Geothermal Leasing Would Have Risked Groundwater, Sacred Sites, and Recreation Areas
Mark Allison, Executive Director, New Mexico Wild, 505-239-0906
Judy Calman, Staff Attorney, New Mexico Wild, 505-615-5020
ALBUQUERQUE, NM (June 13, 2018) -- The Santa Fe National Forest (SFNF) finalized a decision today not to allow the Jemez Ranger District to be leased for geothermal development. In May of 2015, the SFNF began considering a proposal to lease approximately 195,000 acres for geothermal production. The proposal stemmed from an Expression of Interest submitted by an out-of-state company.
In addition to containing portions of nine critical Inventoried Roadless Areas, the area under consideration for development is home to endangered species like the Mexican spotted owl, the Jemez Mountains salamander, and the New Mexico meadow jumping mouse. Many sacred indigenous sites and hot springs are found in the proposed geothermal leasing area, and its adjacency to the Valles Caldera National Preserve provides an extended continuous landscape for the Preserve’s ecosystem health. The nearby community of Jemez Springs is vulnerable to impacts from geothermal development, including increased truck traffic, water contamination, negative effects on tourism, and other damage to the quality of life for residents. New Mexico Wild believes significant portions of the proposal area may also qualify for wilderness designation. The proposal area is in one of New Mexico’s most heavily-visited recreation sites, including well-known attractions like Battleship Rock, Soda Dam, and Las Conchas fishing access area.
Geothermal production often comes with substantial environmental consequences. Significant surface disturbance is required for well-pads and pumps (similar to those used in oil and gas operations), roads, transmission lines and pipelines. Additionally, fresh water is required, and fracking is often used.
New Mexico Wild believes that these activities must be sited in appropriate places and must include enough restrictions to effectively mitigate the potential harm from the activity. We did not believe development in this sensitive area was appropriate or compatible with its high level of recreational use. Evidence also indicates that geothermal development in the Jemez would yield an extremely small amount of energy.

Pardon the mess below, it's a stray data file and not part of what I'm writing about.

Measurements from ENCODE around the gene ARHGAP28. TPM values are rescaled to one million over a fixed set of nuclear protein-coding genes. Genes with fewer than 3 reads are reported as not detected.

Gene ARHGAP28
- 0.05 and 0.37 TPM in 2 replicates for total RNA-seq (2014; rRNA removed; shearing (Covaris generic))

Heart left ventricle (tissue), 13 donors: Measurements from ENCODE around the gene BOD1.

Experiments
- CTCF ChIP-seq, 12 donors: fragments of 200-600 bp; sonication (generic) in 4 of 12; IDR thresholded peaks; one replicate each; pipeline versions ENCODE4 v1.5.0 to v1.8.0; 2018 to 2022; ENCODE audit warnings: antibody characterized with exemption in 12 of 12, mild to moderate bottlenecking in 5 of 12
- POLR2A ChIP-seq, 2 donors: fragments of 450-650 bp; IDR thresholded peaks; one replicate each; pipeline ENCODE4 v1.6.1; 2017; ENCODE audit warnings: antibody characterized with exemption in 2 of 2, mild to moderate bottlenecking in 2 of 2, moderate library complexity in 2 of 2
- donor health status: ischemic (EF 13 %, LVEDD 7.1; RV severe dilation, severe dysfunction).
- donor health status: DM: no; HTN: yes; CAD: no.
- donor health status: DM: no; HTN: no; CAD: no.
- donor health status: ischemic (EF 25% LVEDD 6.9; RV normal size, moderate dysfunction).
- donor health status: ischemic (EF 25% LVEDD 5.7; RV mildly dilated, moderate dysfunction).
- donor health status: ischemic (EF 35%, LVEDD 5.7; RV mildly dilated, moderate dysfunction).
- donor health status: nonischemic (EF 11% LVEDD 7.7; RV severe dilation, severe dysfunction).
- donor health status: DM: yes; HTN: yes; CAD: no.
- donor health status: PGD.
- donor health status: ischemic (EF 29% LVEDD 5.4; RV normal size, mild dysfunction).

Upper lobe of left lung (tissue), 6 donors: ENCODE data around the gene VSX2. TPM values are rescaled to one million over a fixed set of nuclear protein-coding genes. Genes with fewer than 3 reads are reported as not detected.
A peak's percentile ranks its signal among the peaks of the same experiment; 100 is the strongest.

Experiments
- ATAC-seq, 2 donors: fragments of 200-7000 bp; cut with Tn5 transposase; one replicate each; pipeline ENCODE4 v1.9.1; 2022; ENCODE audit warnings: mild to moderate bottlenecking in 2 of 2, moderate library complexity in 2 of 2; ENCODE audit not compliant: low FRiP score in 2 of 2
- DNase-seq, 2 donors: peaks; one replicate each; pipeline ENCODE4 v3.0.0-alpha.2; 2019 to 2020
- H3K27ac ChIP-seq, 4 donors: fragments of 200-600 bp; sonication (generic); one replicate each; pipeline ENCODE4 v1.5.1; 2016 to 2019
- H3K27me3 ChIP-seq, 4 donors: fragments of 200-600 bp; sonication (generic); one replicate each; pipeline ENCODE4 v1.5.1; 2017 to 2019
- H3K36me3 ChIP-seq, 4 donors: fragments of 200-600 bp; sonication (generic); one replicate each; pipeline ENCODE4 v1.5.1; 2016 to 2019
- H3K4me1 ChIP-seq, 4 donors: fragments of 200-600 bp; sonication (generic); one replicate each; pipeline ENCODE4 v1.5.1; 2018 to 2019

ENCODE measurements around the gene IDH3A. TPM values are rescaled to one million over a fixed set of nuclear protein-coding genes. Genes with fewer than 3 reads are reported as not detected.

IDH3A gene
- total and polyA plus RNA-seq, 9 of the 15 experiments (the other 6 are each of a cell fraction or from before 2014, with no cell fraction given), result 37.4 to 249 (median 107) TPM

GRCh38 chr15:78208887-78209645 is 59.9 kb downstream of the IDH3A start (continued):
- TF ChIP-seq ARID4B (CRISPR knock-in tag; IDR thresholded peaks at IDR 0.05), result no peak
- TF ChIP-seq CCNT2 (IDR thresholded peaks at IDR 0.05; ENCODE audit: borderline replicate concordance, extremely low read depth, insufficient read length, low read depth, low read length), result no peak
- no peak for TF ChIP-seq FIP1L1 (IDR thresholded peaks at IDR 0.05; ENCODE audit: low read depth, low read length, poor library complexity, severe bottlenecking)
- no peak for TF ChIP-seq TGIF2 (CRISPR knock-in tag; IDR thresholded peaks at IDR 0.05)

New Mexico Wild submitted technical comments and hosted a meeting with USFS officials and the public in Albuquerque. The USFS received over 900 public comments in support of the “No Leasing Alternative,” and none in support of leasing the Jemez for geothermal.
“We are thrilled that the Santa Fe National Forest has listened to the unanimous voice of New Mexicans, who do not want this beloved place to be irreparably damaged,” said Judy Calman, Staff Attorney for New Mexico Wild. “The Jemez is deeply special to countless residents and visitors who love its hot springs, rivers, wildlife, fishing spots, hiking trails, hunting opportunities, waterfalls, and campgrounds. It is not a place that should be risked for an uncertain and likely miniscule financial gain.”
“We thank the SFNF Supervisor for weighing the evidence and ultimately making the correct decision,” said Mark Allison, Executive Director of New Mexico Wild. “This outcome is a direct result of New Mexicans standing together to say with a collective voice that this area is too special to be harmed. We are particularly grateful for the leadership demonstrated by the All Pueblo Council of Governors, which opposed this development proposal.”
New Mexico Wild is a statewide, independent, grassroots non-profit 501 (C)(3), advocacy organization dedicated to the protection, restoration and continued respect of New Mexico’s wildlands and Wilderness areas. www.nmwild.org